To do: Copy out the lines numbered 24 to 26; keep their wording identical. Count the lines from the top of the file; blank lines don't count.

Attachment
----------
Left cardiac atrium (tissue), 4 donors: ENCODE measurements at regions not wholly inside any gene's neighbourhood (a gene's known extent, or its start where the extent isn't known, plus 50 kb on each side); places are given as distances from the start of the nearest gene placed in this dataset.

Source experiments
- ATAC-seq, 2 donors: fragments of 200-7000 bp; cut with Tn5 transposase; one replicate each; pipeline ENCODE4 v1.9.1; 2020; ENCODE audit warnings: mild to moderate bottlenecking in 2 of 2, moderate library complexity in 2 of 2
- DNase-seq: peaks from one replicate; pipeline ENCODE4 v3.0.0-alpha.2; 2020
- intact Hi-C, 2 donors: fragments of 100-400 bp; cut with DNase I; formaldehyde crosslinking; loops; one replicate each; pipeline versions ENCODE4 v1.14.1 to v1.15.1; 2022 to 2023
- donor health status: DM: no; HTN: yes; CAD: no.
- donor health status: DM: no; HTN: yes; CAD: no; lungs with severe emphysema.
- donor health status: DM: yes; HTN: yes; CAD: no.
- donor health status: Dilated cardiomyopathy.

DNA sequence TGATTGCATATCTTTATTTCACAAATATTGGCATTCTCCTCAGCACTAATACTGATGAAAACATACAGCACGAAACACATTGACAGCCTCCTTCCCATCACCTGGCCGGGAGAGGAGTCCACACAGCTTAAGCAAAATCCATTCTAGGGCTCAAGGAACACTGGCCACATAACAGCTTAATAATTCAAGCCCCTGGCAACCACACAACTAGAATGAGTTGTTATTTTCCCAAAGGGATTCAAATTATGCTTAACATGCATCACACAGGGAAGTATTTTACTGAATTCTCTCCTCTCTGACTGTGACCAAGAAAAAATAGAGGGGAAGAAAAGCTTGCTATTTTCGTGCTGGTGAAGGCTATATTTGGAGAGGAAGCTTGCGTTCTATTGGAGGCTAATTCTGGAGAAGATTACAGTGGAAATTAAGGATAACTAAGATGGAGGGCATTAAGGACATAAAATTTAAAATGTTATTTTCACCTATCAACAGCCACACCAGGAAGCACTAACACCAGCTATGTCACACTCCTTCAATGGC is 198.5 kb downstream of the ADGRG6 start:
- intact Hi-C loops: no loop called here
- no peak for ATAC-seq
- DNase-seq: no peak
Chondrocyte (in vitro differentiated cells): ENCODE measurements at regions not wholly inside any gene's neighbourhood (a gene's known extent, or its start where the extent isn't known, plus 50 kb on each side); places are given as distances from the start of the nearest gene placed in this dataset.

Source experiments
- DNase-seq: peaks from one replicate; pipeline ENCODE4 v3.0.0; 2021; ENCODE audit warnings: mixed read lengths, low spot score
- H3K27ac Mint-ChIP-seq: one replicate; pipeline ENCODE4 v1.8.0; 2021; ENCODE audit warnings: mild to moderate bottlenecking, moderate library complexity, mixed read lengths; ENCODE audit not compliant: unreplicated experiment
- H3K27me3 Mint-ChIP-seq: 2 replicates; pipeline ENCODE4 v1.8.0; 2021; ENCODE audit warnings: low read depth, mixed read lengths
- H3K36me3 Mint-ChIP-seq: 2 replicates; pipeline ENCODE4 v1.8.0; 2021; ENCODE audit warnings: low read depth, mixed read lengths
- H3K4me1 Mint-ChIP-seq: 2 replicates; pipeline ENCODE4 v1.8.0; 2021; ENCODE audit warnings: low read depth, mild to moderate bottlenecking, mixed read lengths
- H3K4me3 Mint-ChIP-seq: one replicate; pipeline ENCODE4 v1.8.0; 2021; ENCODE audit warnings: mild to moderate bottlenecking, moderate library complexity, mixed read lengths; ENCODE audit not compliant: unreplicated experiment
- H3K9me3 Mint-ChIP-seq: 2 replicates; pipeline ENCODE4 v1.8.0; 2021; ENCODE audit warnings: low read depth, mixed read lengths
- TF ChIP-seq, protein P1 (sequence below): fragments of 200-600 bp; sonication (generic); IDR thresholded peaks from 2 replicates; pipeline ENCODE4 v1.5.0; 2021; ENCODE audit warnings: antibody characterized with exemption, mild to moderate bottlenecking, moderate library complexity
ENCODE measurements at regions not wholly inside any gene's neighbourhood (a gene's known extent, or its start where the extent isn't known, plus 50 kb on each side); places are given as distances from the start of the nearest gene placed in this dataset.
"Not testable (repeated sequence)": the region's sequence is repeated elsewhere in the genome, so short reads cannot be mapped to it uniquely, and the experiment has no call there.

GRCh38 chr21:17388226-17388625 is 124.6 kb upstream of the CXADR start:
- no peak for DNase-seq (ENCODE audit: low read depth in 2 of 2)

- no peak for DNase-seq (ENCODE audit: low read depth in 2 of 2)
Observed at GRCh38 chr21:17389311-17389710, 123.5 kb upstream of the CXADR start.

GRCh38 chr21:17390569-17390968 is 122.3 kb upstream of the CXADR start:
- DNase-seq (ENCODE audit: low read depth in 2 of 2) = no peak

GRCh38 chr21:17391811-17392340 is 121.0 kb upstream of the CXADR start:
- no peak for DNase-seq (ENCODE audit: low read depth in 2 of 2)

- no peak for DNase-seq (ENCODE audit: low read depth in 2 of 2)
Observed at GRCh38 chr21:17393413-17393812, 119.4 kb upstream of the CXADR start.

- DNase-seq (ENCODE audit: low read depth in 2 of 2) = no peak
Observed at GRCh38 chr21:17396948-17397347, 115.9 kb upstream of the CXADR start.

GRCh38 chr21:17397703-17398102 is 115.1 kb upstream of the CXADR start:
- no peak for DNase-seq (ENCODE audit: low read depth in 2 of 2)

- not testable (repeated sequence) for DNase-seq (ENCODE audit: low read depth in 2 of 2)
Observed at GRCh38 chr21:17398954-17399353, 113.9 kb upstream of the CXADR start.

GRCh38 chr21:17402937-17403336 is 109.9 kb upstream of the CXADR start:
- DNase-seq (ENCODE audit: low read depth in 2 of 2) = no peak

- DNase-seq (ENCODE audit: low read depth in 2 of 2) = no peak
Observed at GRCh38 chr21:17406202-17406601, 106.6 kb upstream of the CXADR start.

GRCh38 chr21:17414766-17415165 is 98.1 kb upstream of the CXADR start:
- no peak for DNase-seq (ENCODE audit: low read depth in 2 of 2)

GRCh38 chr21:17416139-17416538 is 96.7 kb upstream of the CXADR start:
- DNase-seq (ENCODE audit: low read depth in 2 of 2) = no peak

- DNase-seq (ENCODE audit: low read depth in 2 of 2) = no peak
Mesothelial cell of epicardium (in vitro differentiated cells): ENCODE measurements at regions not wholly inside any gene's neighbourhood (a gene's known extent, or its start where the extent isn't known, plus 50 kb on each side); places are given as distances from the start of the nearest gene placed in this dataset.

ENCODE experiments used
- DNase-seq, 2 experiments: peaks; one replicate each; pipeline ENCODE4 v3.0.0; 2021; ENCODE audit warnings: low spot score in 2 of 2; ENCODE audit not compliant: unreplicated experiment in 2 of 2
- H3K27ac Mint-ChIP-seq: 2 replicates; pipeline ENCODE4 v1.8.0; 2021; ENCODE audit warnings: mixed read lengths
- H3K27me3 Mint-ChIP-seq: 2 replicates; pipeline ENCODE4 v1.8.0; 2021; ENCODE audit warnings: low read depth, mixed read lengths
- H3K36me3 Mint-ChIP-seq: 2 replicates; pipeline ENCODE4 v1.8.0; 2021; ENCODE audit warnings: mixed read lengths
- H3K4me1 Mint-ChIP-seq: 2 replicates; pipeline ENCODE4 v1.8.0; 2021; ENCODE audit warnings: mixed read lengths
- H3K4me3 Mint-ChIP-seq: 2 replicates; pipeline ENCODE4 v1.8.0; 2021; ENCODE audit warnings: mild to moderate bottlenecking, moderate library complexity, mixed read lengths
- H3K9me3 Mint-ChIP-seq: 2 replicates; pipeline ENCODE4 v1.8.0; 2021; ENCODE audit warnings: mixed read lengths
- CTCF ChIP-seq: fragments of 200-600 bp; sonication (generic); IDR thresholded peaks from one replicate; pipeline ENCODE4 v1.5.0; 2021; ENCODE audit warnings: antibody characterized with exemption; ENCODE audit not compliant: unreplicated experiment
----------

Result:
ENCODE measurements at regions not wholly inside any gene's neighbourhood (a gene's known extent, or its start where the extent isn't known, plus 50 kb on each side); places are given as distances from the start of the nearest gene placed in this dataset.
"Not testable (repeated sequence)": the region's sequence is repeated elsewhere in the genome, so short reads cannot be mapped to it uniquely, and the experiment has no call there.

GRCh38 chr21:17388226-17388625 is 124.6 kb upstream of the CXADR start: